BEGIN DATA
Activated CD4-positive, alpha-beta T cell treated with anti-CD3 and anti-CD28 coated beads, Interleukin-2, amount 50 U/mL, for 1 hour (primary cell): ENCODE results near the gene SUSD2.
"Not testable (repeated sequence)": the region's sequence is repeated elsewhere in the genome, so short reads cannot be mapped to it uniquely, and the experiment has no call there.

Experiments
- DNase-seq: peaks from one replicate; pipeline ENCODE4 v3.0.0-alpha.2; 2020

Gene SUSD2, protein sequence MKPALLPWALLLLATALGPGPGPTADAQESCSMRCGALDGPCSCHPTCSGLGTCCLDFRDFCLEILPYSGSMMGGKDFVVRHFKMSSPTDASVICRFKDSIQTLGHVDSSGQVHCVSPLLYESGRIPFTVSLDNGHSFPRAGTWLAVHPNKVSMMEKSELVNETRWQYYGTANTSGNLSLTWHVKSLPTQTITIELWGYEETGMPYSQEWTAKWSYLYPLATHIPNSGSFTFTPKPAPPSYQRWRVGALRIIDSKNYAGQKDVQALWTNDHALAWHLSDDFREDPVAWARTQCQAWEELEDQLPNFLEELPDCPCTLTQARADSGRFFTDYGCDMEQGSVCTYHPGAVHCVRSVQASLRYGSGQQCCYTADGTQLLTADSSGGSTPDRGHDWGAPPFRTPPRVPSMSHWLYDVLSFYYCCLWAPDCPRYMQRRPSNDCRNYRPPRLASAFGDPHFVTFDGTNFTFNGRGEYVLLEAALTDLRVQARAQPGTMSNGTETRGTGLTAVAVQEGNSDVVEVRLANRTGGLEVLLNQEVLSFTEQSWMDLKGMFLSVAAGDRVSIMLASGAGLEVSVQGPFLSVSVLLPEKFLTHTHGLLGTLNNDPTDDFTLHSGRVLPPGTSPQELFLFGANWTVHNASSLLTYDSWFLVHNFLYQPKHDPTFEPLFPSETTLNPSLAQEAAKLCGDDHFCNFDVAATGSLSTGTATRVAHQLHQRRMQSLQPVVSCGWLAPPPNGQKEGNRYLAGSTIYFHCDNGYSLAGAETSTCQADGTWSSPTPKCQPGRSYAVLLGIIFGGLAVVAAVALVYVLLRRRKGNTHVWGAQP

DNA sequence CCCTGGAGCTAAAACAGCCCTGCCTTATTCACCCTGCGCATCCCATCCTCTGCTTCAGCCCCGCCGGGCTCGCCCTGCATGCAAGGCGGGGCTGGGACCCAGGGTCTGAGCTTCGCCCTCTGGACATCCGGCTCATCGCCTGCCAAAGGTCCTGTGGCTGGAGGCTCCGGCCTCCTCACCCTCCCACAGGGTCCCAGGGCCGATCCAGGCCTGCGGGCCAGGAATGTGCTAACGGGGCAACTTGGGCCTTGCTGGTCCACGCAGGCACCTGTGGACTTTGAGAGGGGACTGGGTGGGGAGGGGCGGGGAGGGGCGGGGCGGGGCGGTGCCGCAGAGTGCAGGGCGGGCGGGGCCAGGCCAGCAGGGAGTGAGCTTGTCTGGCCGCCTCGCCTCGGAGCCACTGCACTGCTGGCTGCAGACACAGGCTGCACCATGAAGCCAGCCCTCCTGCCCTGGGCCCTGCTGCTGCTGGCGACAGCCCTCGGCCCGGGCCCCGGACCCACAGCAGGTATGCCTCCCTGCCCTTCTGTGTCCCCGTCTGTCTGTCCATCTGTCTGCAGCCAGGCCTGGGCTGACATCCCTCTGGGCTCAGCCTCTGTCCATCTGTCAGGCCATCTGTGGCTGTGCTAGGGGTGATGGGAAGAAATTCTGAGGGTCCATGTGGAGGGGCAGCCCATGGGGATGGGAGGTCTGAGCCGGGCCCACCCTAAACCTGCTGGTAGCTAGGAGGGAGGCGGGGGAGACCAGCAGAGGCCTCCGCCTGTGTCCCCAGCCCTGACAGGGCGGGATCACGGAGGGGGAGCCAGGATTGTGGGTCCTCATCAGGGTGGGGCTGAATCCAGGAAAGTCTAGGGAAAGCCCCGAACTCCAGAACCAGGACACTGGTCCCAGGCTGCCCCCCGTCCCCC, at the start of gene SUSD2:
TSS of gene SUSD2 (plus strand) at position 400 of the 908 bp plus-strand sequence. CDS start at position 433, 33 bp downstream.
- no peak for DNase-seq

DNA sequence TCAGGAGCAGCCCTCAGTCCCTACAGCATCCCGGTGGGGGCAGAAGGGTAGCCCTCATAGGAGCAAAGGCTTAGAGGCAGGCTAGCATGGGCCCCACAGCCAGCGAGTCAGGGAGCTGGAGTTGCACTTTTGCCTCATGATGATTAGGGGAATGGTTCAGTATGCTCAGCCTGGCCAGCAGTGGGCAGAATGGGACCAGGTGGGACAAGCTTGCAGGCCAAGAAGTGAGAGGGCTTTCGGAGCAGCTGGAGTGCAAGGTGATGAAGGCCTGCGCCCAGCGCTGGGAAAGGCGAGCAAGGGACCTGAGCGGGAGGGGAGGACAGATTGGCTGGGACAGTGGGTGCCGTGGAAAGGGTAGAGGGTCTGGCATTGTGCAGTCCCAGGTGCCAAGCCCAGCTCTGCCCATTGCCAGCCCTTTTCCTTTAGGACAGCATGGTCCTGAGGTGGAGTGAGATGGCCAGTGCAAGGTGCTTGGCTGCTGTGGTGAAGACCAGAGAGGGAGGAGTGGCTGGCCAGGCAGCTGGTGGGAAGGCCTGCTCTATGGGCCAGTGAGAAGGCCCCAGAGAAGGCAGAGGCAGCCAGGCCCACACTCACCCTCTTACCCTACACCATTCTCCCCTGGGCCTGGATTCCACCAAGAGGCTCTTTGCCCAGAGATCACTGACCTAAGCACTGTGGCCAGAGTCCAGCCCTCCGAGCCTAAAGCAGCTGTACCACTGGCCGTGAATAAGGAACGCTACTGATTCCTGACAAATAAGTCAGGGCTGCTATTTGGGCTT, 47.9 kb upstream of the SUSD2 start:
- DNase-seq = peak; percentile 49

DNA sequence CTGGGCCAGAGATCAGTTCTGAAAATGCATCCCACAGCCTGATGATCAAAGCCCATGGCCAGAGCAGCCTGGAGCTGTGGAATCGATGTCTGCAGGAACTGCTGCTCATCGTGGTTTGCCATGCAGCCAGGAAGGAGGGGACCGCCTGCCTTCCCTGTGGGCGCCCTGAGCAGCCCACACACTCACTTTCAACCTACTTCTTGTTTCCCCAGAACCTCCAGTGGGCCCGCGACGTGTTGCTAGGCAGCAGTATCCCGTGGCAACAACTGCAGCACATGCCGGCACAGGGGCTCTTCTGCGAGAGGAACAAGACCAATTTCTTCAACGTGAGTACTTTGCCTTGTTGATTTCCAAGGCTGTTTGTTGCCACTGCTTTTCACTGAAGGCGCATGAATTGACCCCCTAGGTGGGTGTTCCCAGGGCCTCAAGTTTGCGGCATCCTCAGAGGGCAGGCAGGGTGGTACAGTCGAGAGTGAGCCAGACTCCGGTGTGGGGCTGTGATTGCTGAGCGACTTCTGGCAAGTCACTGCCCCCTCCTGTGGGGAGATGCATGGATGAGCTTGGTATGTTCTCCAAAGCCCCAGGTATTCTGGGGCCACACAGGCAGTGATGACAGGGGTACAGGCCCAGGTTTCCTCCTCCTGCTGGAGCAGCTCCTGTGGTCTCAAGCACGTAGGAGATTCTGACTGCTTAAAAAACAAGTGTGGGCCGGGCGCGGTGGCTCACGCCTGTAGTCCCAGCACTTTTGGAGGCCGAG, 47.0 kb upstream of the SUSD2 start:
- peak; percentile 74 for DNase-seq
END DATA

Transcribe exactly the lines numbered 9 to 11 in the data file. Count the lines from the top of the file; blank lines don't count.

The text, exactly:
DNA sequence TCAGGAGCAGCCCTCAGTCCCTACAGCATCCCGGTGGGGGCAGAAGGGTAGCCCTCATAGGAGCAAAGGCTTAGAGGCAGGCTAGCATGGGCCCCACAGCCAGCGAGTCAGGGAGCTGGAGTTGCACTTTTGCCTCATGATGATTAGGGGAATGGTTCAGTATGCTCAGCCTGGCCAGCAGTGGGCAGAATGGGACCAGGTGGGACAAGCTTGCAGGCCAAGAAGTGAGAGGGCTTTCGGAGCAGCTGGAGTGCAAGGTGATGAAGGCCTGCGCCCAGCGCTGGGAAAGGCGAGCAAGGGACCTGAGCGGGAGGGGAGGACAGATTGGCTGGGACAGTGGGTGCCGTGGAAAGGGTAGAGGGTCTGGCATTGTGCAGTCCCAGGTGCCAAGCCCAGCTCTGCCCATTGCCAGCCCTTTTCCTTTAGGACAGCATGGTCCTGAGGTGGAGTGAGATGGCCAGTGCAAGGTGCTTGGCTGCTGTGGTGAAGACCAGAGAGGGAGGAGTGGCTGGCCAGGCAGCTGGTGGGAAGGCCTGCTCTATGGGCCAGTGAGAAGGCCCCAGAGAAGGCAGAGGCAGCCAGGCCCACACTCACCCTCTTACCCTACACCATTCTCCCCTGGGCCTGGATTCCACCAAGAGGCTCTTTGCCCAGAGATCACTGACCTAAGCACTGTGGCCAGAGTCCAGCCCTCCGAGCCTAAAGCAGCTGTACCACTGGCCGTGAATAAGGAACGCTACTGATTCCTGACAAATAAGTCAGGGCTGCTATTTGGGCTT, 47.9 kb upstream of the SUSD2 start:
- DNase-seq = peak; percentile 49

DNA sequence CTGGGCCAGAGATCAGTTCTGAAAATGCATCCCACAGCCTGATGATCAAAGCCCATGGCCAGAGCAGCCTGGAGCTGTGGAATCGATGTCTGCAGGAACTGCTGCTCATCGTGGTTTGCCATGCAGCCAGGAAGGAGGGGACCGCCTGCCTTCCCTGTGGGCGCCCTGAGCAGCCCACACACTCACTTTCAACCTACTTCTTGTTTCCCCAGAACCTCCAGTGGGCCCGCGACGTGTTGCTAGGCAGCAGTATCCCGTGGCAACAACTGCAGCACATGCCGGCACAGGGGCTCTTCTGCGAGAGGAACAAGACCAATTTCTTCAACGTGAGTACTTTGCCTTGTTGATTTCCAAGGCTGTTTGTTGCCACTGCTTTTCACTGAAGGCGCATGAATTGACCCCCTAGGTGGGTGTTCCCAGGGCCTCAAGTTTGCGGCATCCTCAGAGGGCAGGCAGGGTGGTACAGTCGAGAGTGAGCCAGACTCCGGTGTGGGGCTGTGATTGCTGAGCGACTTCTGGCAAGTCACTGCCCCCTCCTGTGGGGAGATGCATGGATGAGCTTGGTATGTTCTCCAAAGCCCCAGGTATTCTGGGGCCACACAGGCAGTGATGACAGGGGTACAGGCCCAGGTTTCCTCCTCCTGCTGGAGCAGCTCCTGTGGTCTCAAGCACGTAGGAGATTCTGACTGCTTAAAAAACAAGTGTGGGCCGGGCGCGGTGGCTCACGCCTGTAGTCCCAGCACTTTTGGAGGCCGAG, 47.0 kb upstream of the SUSD2 start: